Beers and burgers were up next. Fortunately we were seated far away from anyone else in the restaurant which certainly was a blessing to those around us, given our rather fragrant condition. But, the Balkans approach, and I figure if we can get through this swamp we ought to be ready for those summits!
Three bruises, a blister, and a pair of ripped hiking pants. But they were all worth it for the views at the top of Turtlehead Peak. After an amazing dinner at what must be the only calm casino environment in Las Vegas (if not the world) — Sage at Aria — we were up at literally the crack of dawn to start our adventure in Red Rock Canyon.
I had my share of trepidation about this one. I knew it was 2000 feet of altitude gain in 2 miles, 800 of which were in .4 miles. Sounded steep, and it has been a full year since I’ve managed to climb anything other than stairs. And this was compounded by the fact that I managed to do quite a number on my feet on my last ten-miler and am paying the price of some badly treated blisters. I was triply concerned when I exited our one-day rental car to start the hike and realized I was limping!
But the adrenaline of being in the mountains kicked in and soon we were trotting along at a pretty decent pace. The trail starts at an old stone quarry with monster chunks of limestone on either side. From there, it gradually rises up. Well, gradual for a while.
I was expecting a brown, dry, barren landscape. But that’s not what we found. A surprising number of low growing green shrubs flanked the trail, but even more remarkably, a ton of flowers – pinks, lavender, some bright yellows, and every now and then a brilliant red, sprouted up all around. And interesting shapes, too. Some dripping like crystals in chandeliers, others swollen seed pods, some wispy and feathery.
Turtlehead Peak is famous for its vanishing trail on the way up. In fact, calling it a trail may be an exaggeration. Once we got beyond the initial wash, the few trail markers seemed to disappear and we were confronted with a rocky, scree scramble heading toward the ridge. We’d encountered two other intrepid hikers (needless to say, a lot younger than J and me) and they were having an equally difficult time figuring out how to journey from the to the ridge.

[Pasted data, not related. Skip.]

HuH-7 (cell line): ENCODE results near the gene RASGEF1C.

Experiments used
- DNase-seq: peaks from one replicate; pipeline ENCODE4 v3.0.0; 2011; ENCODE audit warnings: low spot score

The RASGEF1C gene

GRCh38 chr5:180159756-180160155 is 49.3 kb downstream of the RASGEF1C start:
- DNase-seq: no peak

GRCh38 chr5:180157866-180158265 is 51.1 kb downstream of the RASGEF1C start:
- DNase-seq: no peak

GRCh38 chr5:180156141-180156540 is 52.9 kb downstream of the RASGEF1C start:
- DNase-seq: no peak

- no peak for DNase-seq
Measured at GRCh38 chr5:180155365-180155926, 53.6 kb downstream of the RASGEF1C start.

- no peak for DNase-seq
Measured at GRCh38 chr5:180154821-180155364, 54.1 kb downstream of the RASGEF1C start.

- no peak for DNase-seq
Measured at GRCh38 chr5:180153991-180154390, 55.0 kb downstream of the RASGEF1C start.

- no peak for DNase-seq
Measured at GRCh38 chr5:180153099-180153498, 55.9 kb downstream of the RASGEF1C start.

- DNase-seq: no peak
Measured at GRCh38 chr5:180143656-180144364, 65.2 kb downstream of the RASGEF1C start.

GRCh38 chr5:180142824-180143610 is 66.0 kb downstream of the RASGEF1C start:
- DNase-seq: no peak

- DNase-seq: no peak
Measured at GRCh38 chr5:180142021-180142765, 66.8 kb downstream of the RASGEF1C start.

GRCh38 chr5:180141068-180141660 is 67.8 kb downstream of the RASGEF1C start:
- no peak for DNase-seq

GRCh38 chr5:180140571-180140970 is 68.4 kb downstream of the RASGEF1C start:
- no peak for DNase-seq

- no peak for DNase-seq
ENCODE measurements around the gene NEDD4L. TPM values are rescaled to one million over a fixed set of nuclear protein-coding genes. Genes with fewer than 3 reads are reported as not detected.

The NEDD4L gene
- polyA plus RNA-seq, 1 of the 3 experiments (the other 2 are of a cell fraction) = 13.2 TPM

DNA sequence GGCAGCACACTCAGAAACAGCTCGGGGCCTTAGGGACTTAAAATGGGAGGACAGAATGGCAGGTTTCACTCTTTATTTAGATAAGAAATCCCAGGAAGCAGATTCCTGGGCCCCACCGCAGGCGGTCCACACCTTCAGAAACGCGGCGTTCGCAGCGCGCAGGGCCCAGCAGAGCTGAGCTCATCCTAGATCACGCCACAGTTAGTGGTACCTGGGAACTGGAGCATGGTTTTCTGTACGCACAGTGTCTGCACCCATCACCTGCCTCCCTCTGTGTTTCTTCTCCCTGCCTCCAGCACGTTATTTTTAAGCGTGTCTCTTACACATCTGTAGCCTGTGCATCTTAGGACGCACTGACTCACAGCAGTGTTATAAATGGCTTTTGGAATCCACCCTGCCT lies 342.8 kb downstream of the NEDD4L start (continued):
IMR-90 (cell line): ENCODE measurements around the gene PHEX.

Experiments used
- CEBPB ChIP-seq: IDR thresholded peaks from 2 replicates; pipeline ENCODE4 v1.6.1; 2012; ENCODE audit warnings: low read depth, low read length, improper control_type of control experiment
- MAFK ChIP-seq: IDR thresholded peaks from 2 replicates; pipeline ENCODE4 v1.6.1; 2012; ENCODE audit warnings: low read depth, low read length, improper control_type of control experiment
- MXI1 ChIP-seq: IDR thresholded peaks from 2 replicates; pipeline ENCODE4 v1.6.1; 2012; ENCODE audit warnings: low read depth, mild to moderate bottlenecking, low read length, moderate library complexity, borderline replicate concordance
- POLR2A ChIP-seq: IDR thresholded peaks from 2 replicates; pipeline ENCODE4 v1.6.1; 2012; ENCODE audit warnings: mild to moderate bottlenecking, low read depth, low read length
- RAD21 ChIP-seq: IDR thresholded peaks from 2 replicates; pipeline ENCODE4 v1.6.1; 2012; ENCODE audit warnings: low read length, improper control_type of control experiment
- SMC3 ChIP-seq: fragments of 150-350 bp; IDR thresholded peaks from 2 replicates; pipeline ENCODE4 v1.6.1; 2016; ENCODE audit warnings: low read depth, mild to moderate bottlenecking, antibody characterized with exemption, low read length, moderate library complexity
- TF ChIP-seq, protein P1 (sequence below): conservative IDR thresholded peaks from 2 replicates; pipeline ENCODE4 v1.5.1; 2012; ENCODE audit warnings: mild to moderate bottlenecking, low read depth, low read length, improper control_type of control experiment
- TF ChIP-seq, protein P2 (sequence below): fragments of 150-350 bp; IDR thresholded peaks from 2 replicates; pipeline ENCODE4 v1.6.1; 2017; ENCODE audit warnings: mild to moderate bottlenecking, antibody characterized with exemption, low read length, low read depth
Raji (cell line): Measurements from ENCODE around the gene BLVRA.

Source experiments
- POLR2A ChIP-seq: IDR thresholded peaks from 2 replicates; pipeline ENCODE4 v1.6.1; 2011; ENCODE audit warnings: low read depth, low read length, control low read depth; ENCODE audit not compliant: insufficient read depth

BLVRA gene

I knew we were in trouble when J convinced me to go up and over a bluff – while I was certain the easier route lay below. After all, the lower route is exactly where the other hikers were. Nonetheless, up and over we went, only to be faced with another even steeper section. J, apparently believing left and up was always the right way, pushed on; I, certain a better way lay below, kept going along my own personal trail. But after a bit – and seeing J well above me and the ridge towering above that – I realized I needed to get onto some semblance of a trail that would carry me on up.
So, with Ossy’s words (Shifting Winds Lead to Cotopaxi Summit) echoing in my ears, I started thinking to myself – right, left, right – just find your next step – and wend your way up the side. I found myself on a couple of ledges and unstable spots – but shaky legs and all, eventually wound up next to J, with trail markers in sight. I’m pretty sure that little scramble is the source of the arm bruises.
From there, it was simply a steep slog to the summit. The foliage changed to small scarred trees (sort of like what I remember from the North Carolina coast). Once we got to the top, and with the elation that even a 6300 foot peak can bring, I totally lost my concentration and managed to stumble on a relatively flat surface. Bruise #3, the leg bruise.
We spent about thirty minutes at the summit, ate our power bars, and took photos of the sculpted peaks surrounding us. A little yoga, of course.
What goes up must come down. Miraculously, we were able to see trail blazes the entire descent – which simply confirmed how far off the trial we (I) was on the way up. The descent went much faster, but there was the one moment where I realized sitting down and then stepping onto the next rock was the best way down one section – resulting in that unique, not to be replicated – R -I-P – of your hiking pants. I knew it was a risk when I decided on that strategy. Those pants have been with me since Kilimanjaro in 2011, though, so what better way for them to meet their maker.
We hiked back to the parking lot by the sandstone quarry, watching the people who’d decided to try to climb the sandstone cliffs as opposed to hiking on up to Turtlehead Peak. It looked hot and miserable. In fact, the way down was cooler than the way up, even though it was then close to noon, as the sun had retreated behind the clouds.
After finishing the 13 mile scenic drive through Red Rock Canyon (you have to, because the loop is one way only), we were back in Las Vegas in 40 minutes. Back to the land of casinos and cards. A red eye flight to Florida awaited us. As well as a wedding of the son of dear friends M and S back in the swamp.